“The Boogeyman” by Dee Allen

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The Boogeyman

by Dee Allen

As lousy as
Some of my
Early childhood was,
I had never
Feared the dark.
Come thirteen,
Onset of puberty,
A frightening age,
Like other youngsters,
I dreaded
Running into
Some child killer,
As mentioned
On the news,

Or the boogeyman,
Coming straight from
Out of darkness,
Charging at me,
Little skinny me with my
Sun-darkened skin,
Unspeakable cruelty
On his agenda—–

He never crawled
Out of closets,
From under beds.
Somebody gotten those
Little details wrong.
I’ve learned
To avoid

The woods,
Lightless roads
At night
Where he
His numbers
May lurk.
Adults & children
Among my
Dusky people

In the South
Feared the twilight threat,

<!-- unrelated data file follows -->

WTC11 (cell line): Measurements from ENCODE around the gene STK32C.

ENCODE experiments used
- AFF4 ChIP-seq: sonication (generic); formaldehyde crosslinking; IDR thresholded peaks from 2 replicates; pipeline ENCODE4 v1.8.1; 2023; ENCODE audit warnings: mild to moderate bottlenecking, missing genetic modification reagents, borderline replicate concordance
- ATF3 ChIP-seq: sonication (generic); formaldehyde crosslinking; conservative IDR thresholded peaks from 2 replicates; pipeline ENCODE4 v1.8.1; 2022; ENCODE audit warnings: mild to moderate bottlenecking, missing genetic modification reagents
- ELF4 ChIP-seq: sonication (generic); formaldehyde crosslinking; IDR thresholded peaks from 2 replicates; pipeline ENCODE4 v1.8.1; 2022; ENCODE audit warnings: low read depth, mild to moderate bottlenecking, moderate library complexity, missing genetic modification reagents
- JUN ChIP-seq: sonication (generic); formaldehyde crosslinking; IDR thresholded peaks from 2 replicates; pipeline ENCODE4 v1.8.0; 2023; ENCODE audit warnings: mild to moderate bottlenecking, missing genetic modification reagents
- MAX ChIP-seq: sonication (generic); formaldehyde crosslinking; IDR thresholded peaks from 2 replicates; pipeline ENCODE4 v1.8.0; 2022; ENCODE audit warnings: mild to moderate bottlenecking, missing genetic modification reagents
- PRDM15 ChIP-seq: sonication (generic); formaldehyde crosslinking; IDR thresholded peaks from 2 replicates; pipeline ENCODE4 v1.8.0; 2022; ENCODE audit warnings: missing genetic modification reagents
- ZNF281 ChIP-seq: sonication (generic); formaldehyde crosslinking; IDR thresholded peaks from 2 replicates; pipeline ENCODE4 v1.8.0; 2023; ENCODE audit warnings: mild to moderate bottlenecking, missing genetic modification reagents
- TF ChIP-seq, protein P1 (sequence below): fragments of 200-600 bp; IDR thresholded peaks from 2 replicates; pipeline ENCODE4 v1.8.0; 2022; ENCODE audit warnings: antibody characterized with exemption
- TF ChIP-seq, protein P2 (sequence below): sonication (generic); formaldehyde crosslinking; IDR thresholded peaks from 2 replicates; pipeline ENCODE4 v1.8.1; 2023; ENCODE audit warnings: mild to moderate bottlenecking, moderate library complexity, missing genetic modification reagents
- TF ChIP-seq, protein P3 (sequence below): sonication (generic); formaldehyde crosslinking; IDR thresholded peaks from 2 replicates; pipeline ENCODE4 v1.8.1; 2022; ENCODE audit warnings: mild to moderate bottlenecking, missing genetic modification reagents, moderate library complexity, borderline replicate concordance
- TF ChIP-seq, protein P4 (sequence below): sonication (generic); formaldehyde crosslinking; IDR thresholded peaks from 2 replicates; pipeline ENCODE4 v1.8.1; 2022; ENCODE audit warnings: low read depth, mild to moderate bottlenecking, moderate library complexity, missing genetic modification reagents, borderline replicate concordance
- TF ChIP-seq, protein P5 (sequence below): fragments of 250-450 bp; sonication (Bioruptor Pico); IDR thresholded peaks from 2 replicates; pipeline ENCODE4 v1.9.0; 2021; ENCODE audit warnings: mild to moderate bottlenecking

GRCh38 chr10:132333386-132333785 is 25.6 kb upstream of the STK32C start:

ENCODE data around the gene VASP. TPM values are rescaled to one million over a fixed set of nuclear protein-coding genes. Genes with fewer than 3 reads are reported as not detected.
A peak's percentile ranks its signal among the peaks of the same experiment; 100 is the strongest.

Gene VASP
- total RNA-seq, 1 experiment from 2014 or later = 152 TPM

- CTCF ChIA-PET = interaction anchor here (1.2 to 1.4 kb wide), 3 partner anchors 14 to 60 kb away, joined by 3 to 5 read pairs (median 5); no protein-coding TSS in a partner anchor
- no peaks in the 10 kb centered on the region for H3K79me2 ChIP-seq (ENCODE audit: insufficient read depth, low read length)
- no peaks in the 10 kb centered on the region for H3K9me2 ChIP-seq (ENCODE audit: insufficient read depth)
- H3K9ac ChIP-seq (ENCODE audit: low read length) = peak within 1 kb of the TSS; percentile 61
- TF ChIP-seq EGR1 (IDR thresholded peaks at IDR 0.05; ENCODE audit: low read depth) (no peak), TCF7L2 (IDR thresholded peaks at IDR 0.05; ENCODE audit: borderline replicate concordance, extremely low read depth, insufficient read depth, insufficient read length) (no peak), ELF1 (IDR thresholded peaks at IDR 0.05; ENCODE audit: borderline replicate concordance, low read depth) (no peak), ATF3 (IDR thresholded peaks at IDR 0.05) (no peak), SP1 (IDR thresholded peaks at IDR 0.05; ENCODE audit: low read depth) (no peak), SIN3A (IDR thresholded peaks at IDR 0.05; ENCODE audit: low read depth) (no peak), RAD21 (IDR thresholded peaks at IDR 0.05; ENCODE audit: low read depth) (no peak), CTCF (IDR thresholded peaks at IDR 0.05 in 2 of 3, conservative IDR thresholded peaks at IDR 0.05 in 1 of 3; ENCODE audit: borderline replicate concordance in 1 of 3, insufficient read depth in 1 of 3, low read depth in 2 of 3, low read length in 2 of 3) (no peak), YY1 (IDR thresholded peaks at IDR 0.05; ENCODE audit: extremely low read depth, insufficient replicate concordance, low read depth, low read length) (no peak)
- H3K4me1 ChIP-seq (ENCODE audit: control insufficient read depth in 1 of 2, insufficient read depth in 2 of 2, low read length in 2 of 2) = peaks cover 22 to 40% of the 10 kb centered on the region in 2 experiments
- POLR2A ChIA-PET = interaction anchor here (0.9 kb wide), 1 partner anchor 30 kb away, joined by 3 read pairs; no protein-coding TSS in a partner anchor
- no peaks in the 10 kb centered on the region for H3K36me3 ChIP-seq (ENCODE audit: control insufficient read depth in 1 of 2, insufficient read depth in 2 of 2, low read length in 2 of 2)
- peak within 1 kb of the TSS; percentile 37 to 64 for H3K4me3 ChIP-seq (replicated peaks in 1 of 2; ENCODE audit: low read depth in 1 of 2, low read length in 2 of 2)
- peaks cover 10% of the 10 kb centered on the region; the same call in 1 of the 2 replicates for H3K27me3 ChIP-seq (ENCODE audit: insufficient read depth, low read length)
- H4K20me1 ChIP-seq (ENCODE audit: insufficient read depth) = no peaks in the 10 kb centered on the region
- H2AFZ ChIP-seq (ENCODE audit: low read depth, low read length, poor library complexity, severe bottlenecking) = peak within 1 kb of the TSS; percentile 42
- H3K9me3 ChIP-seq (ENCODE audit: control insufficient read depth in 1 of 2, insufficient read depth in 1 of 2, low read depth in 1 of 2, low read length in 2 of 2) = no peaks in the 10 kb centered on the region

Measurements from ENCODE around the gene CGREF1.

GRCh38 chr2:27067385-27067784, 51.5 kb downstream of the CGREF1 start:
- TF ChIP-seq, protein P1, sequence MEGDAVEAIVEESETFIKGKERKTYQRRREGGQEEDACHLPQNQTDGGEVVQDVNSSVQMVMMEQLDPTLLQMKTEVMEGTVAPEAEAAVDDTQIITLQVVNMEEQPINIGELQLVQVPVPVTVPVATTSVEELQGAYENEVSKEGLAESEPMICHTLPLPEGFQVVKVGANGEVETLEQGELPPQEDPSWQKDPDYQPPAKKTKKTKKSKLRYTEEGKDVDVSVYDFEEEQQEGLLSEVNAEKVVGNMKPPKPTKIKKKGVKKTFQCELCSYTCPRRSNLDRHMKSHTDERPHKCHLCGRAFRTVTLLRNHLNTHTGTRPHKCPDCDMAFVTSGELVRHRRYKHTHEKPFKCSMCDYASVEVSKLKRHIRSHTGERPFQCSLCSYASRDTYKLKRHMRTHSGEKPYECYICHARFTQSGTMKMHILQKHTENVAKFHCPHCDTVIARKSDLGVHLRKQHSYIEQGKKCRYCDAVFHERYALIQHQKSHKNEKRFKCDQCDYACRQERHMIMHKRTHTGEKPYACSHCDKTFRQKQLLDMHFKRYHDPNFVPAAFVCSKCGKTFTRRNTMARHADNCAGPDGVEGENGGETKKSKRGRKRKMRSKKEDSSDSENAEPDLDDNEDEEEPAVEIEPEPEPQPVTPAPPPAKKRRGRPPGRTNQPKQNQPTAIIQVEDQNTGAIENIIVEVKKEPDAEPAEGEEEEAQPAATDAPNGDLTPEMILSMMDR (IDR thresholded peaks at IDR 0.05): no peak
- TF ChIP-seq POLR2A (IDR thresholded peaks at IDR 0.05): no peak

Terror-filling remnant
From the bad old
Days before I was born,
Real as you and me:
Phantom in white

White hood,
White robe,
Brandishing a blazing
Cross in one hand,
A loaded pistol
In the other—–

Dee Allen is an African-Italian performance poet currently based in Oakland, California. Allen is author of 3 books (Boneyard, Unwritten Law and Stormwater) and 14 anthology appearances (Poets 11: 2014, Rise and Your Golden Sun Still Shines, to name a few). Dee Allen is a former Political Science major at CCSF (2004-2010). Allen’s work appeared in Forum (Fall 2007).

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